During the past couple decades shooting equipment, including rifles, optics, and ammunition, have evolved to take advantage of the, well, advantage, that laser rangefinders have brought to the field. Rifles are more accurate, scopes more capable, and ammunition more aerodynamic and precise.
I’ve been blessed to hunt extensively on the North American continent, from the wilds of Alaska to the border country of Arizona, and for mule deer, whitetails, elk, pronghorn, Coues deer, moose, and more. I’ve outfitted and guided for many years. After a quarter-century of adventuring, I’ve formed opinions on what cartridges work well for western big game.
In an effort to compare apples to apples I’ve provided typical velocity numbers from each cartridge, using Federal Premium’s excellent Terminal Ascent ammunition. This ammo is loaded with their highly aerodynamic Terminal Ascent bullets, is typically very accurate, and performs superbly on game at close or long-range. Here are my top five picks.
1. 6.5 Creedmoor
Last fall my 16-year old daughter Cheyenne wrapped herself across the top of a boulder, trying to steady her crosshairs on the biggest mule deer she’d ever laid eyes on. It took her a minute because the shot was difficult and the buck was at an extreme angle below her. She’s a steady lass though, and a crack shot, so when the gun went off the buck was DRT (dead right there). Sixty days later the buck officially grossed over 208 inches B&C. She killed that deer with a 6.5 Creedmoor, the same one she and her mama have used to harvest multiple deer and elk.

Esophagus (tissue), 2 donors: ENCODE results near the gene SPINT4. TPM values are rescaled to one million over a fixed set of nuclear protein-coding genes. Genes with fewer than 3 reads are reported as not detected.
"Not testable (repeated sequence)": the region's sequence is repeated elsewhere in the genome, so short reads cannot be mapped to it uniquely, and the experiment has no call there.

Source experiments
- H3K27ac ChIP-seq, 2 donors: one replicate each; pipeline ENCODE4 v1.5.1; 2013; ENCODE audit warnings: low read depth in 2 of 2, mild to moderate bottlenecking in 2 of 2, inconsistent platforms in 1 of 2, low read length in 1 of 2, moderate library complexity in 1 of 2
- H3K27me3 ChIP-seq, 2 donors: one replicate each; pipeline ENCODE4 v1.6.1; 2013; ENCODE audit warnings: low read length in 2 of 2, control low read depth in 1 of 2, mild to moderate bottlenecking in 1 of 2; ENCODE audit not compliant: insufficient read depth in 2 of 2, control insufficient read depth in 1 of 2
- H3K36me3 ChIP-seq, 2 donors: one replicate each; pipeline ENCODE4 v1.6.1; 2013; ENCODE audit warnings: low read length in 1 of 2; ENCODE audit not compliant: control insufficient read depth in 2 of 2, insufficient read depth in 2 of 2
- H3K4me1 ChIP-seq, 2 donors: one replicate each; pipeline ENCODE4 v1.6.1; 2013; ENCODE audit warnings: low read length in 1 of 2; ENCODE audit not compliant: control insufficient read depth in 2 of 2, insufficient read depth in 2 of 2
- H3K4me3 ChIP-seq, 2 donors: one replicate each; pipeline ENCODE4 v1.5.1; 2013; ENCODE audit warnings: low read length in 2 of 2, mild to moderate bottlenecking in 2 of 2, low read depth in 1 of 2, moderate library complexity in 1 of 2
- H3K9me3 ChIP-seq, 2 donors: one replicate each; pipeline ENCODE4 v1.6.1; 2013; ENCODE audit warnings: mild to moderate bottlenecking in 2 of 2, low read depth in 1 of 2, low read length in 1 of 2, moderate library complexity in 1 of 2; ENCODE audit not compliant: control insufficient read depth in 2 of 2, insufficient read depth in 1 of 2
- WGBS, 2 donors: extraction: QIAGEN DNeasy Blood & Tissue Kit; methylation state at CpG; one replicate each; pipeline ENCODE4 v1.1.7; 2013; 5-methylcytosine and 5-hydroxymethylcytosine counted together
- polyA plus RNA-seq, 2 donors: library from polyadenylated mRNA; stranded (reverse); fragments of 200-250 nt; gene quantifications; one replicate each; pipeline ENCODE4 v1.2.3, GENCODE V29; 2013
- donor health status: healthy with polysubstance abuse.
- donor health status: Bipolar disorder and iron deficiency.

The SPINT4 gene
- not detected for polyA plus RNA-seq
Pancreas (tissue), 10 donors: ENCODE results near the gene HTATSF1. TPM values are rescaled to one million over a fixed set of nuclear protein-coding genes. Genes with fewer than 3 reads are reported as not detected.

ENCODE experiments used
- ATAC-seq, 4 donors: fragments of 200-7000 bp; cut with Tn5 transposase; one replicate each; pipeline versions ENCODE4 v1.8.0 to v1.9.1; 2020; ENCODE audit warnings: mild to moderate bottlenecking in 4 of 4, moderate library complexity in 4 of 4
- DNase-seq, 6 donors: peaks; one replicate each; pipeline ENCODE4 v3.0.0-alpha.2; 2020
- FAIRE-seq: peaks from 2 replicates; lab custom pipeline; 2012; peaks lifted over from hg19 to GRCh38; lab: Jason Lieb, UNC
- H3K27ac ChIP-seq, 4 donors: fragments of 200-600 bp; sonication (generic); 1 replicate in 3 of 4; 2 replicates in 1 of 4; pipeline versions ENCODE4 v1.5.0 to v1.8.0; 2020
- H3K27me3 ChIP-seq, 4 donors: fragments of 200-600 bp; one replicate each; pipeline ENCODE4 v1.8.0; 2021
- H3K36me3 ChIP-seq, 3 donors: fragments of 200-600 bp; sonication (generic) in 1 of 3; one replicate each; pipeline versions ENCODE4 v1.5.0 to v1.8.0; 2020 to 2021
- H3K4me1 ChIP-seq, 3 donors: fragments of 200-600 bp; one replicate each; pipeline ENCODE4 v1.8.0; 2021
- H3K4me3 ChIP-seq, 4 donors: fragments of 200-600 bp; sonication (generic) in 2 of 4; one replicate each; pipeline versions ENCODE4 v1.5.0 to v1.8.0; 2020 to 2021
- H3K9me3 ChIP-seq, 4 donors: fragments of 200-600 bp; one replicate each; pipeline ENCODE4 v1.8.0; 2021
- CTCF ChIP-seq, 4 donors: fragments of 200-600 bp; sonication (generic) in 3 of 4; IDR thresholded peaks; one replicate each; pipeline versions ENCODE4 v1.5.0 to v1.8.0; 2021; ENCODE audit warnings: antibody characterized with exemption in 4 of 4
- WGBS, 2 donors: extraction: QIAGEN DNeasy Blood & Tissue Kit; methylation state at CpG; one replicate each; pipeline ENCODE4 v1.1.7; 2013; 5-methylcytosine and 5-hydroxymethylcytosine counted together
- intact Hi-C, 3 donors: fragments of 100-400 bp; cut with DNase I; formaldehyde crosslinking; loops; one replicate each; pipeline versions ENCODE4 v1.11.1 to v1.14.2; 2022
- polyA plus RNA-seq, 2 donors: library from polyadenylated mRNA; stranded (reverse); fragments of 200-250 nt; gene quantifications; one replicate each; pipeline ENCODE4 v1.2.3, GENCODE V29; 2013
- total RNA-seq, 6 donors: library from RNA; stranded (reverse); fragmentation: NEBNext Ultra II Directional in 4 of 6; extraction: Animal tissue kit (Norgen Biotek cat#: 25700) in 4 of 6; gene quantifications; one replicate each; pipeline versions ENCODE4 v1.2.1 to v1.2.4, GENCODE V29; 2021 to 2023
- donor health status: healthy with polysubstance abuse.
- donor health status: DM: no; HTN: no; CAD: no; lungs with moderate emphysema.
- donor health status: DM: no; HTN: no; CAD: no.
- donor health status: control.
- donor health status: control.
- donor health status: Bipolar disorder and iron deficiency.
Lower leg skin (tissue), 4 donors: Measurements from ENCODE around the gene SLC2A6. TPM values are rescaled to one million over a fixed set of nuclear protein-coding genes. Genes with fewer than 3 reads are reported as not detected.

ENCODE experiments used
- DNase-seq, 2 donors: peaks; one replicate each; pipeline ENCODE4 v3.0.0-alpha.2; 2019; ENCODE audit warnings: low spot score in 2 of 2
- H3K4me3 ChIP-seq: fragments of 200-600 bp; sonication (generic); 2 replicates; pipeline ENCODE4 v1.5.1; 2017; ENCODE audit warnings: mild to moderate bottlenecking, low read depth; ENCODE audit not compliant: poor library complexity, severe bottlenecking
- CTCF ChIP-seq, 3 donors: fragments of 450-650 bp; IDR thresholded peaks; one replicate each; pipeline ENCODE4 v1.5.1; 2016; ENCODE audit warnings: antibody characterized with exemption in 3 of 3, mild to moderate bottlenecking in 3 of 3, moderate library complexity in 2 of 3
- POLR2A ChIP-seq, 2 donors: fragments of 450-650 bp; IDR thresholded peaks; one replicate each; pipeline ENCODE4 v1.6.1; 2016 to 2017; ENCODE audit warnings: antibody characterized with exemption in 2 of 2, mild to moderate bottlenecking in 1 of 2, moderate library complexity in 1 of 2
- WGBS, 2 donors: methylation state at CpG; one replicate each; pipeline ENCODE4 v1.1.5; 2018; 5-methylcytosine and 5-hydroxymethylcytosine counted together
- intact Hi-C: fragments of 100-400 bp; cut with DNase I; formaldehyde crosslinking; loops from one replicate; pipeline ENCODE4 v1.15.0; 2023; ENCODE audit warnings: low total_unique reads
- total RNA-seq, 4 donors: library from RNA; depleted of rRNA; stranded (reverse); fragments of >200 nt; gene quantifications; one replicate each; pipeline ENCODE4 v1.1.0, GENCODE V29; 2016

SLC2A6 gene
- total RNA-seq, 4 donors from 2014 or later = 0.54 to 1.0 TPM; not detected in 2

The Creedmoor is an awesome cartridge for young, small, or recoil sensitive shooters. Yes, it’s on the light side for the big, tougher species like elk and moose, but with wise projectile selection and proper shot placement it’s very lethal. It’s remarkably aerodynamic, and (again, with careful shot placement) is a good extended-range hunting round. It recoils politely and has a well-deserved reputation for accuracy. Ammunition is available in an extraordinary variety any place ammo is sold. Muzzle velocity with the 130-grain TA (G1 BC: 0.532) will average just over 2,800 fps, and will drop below the 1,800 fps threshold at around 800 yards.
2. .280 Ackley Improved
Snow fell silently at 12,500 feet, dusting the pines with white. Vapor blew from a big bull elk’s nostrils, swirling with the falling snow, as he stared across my hidden meadow. I’d called him out of his timbered stronghold, and was now busy centering my crosshairs on his chest. My .280 roared, and the bull simply reared high and fell dead in the snow.